Why LVT needs Basic Income
- Simplest and most transparent way to share the rents that LVT collects on behalf of citizens
- Politically will make it more sustainable – LVT will be very unpopular among many property/land owners (63% of UK households) but political will can be maintained by those who receive the revenues from LVT (100% of households). LVT revenues will not go to government; they will go directly to ordinary people
- It establishes very clearly the reason for charging LVT: to share national wealth with all citizens.
- It provides revenue for people should they not possess the income to pay the LVT
Let’s be under no illusions, home ownership and ever-increasing house/land prices are the sacred cows of UK politics and the Transformation Deal will be presented by opponents as a major threat to both. If you have based your entire life-time financial plan on buying a home and watching it rise in value, as millions of people have, why on earth would you support a Land Value Tax which will almost certainly reduce the market price of your home, or at the very least prevent the kind of price rises we have seen in the last 50 years?
The answer is simple: because it will make you financially better off.
As a result, the average owner-occupier household in the UK will pay a Land Value Tax of £5,600. In return the average household will receive just over £12,000 in Basic Income plus other cash benefits. Even if you ignore these other benefits, the average Basic Income payment per household will be over £10,000 (this is calculated by dividing the total amount paid out under the Basic Income – £326bn/£285bn without other benefits – and dividing it by the number of UK households – 27million).
This means that using the structure outlined here, the average owner-occupier household will be between £4,400 and £6,400 a year better off once both LVT and Basic Income have been taken into account. Households who rent will potentially do even better as they will not be liable to pay LVT, but will still receive their Basic Income payment.
It also makes it easier to increase LVT in the event of higher rent extraction as owner occupiers will receive a disproportionate increase in their Basic Income payment compared with their higher LVT payment.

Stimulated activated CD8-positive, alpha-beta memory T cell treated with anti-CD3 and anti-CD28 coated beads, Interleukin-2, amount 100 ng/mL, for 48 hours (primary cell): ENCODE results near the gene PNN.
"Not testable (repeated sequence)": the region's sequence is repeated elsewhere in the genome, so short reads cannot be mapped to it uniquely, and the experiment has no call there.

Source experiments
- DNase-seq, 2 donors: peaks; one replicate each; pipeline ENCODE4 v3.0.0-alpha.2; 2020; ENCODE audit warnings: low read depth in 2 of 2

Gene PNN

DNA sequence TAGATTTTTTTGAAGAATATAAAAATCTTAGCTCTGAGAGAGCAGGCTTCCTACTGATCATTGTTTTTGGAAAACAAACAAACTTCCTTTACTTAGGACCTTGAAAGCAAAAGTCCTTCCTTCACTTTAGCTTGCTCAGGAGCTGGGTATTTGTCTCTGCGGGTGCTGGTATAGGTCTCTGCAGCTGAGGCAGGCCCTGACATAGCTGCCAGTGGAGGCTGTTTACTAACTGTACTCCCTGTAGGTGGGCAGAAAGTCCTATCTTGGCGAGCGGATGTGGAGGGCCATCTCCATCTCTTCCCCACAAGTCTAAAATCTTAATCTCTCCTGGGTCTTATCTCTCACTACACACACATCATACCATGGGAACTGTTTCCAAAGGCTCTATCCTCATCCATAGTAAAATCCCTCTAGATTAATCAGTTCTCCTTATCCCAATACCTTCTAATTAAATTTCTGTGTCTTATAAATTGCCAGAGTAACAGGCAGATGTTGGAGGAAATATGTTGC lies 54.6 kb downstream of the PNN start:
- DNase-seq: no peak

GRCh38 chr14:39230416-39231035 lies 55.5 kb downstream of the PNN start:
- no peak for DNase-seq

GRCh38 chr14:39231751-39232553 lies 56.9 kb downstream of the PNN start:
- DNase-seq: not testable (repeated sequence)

A common question asked of LVT is “what if a landowner/homeowner does not have the income to pay it?” The presence of a Basic Income at least provides a financial reserve from which people can pay their LVT if necessary. Another way to look at it is that homeowners can offset the Basic Income against their LVT liability, so in the ‘average’ example above the household would receive £4,400 and have an LVT bill of zero.
The losers here will be landlords and non-citizen/non-resident landowners who are paying LVT, but not receiving the basic income in return. However, their return is the rents they are receiving from their land and/or use of common resources, or in the case of non-citizens, the ability to own property here..
Perhaps the most important political support that LVT brings to the Basic Income argument is that rather than Basic Income being a ‘benefit’ paid out to people by a benevolent government, it is in fact each citizen’s share of the nation’s natural wealth.To provide a citizen with anything less would be to rob him/her of her rightful inheritance.
Why they are mutually supporting
- One raises the revenue, one distributes it once collected
- One makes demands on land/home owners, the other provides support
- UBI improves incomes of ordinary people, LVT makes sure it isn’t swallowed up by landowners and other rent-seekers
- Each requires the other to be fiscally, socially and politically sustainable